An individual can reach a level where he is simply not competent to do the new job. He might have been the best of a bunch of bad candidates. He might be married to the boss's daughter. He might have inherited the company. He might have been promoted for reasons of diversity. When he is given a new task an competes it successfully, it might conclude that he got lucky or that people are patronizing him.
In an era where affirmative action influences hiring decisions, anyone who belongs to a group that receives preferences might very well see himself as an impostor, as someone who does not really belong. Even if he doesn't other people might very well do so.
Since the researchers note the prevalence of the impostor syndrome among students, we must ask whether the obnoxious habit of giving every child a trophy, that is, unearned praise, does not make children feel that their achievements are not really theirs.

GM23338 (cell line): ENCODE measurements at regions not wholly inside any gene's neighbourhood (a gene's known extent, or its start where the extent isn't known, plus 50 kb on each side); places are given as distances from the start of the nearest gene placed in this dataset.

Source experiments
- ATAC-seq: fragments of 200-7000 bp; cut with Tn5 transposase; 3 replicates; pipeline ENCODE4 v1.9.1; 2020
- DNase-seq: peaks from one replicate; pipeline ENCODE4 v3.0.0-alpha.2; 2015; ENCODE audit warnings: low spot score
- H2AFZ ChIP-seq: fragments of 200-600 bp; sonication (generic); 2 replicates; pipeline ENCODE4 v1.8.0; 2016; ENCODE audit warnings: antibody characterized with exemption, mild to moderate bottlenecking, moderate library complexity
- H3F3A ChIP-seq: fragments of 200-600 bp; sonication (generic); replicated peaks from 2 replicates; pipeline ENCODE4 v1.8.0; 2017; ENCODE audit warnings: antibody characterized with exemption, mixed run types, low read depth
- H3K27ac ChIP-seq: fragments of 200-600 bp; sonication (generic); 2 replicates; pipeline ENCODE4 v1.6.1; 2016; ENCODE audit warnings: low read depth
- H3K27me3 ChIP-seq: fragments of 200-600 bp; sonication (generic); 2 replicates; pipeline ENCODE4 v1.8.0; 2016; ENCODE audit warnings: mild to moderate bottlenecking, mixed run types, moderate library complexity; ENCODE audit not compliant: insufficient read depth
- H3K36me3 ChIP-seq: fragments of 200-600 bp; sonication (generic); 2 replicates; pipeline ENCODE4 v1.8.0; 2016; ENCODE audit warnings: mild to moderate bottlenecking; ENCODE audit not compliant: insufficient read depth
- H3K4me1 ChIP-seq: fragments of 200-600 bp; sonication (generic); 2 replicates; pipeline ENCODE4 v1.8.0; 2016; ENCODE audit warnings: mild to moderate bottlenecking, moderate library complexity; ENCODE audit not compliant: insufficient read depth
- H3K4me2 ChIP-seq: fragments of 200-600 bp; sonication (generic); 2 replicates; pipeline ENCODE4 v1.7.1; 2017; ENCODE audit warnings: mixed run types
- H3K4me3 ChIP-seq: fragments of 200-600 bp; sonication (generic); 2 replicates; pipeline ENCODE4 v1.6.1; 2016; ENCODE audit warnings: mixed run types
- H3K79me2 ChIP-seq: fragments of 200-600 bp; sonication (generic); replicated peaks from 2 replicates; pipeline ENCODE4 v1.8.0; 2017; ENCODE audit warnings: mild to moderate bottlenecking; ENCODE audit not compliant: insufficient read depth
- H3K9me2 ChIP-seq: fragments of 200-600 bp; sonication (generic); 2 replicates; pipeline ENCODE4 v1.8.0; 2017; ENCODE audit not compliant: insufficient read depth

And, let’s not exclude the influence of what has been called the evil eye. For all I know, someone might be surrounded by people who do not respect him, who resent his success, who want his job or fear that he will take their jobs. What is called the evil eye, a resentful gaze is a form of psychological manipulation that undermines an individual without his even knowing it.
The authors also note the influence of worldwide competition. If you are great at your job in one place someone somewhere else might be better at the same job. And he might take your job. Thus, what is being called the impostor syndrome might be an anxiety about competing against people in Singapore. And it might be a reasonable fear. It might be better than to be overconfident.